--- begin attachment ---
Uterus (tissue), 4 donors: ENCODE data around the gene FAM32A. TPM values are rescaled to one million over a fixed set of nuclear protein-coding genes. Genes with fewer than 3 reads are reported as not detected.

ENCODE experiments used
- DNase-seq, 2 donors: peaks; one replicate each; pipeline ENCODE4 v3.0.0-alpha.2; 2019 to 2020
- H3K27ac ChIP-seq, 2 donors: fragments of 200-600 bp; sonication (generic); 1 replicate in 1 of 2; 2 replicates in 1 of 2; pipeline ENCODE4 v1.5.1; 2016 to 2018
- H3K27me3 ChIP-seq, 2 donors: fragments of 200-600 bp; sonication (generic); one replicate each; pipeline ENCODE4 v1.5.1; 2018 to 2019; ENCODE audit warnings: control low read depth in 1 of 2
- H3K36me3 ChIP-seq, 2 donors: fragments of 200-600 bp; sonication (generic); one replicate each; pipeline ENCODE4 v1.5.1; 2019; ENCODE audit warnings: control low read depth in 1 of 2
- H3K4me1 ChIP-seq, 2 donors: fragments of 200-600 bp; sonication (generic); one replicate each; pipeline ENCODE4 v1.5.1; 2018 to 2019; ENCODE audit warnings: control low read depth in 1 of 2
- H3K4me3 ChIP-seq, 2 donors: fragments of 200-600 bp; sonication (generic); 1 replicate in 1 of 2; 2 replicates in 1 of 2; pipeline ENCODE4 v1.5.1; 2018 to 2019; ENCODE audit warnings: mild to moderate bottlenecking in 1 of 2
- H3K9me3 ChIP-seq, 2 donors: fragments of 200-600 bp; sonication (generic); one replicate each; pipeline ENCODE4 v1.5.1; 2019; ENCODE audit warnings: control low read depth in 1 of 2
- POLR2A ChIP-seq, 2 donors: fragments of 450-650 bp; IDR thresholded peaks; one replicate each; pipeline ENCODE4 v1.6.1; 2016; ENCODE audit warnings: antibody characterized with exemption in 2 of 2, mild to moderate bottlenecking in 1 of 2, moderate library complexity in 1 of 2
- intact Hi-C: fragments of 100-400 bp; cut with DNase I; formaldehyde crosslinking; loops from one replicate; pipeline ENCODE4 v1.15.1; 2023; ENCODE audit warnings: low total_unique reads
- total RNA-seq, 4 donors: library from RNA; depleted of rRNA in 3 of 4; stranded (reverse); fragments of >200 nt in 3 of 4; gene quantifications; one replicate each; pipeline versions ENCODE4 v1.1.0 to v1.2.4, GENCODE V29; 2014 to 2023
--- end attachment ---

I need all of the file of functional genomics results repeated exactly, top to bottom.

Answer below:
Uterus (tissue), 4 donors: ENCODE data around the gene FAM32A. TPM values are rescaled to one million over a fixed set of nuclear protein-coding genes. Genes with fewer than 3 reads are reported as not detected.

ENCODE experiments used
- DNase-seq, 2 donors: peaks; one replicate each; pipeline ENCODE4 v3.0.0-alpha.2; 2019 to 2020
- H3K27ac ChIP-seq, 2 donors: fragments of 200-600 bp; sonication (generic); 1 replicate in 1 of 2; 2 replicates in 1 of 2; pipeline ENCODE4 v1.5.1; 2016 to 2018
- H3K27me3 ChIP-seq, 2 donors: fragments of 200-600 bp; sonication (generic); one replicate each; pipeline ENCODE4 v1.5.1; 2018 to 2019; ENCODE audit warnings: control low read depth in 1 of 2
- H3K36me3 ChIP-seq, 2 donors: fragments of 200-600 bp; sonication (generic); one replicate each; pipeline ENCODE4 v1.5.1; 2019; ENCODE audit warnings: control low read depth in 1 of 2
- H3K4me1 ChIP-seq, 2 donors: fragments of 200-600 bp; sonication (generic); one replicate each; pipeline ENCODE4 v1.5.1; 2018 to 2019; ENCODE audit warnings: control low read depth in 1 of 2
- H3K4me3 ChIP-seq, 2 donors: fragments of 200-600 bp; sonication (generic); 1 replicate in 1 of 2; 2 replicates in 1 of 2; pipeline ENCODE4 v1.5.1; 2018 to 2019; ENCODE audit warnings: mild to moderate bottlenecking in 1 of 2
- H3K9me3 ChIP-seq, 2 donors: fragments of 200-600 bp; sonication (generic); one replicate each; pipeline ENCODE4 v1.5.1; 2019; ENCODE audit warnings: control low read depth in 1 of 2
- POLR2A ChIP-seq, 2 donors: fragments of 450-650 bp; IDR thresholded peaks; one replicate each; pipeline ENCODE4 v1.6.1; 2016; ENCODE audit warnings: antibody characterized with exemption in 2 of 2, mild to moderate bottlenecking in 1 of 2, moderate library complexity in 1 of 2
- intact Hi-C: fragments of 100-400 bp; cut with DNase I; formaldehyde crosslinking; loops from one replicate; pipeline ENCODE4 v1.15.1; 2023; ENCODE audit warnings: low total_unique reads
- total RNA-seq, 4 donors: library from RNA; depleted of rRNA in 3 of 4; stranded (reverse); fragments of >200 nt in 3 of 4; gene quantifications; one replicate each; pipeline versions ENCODE4 v1.1.0 to v1.2.4, GENCODE V29; 2014 to 2023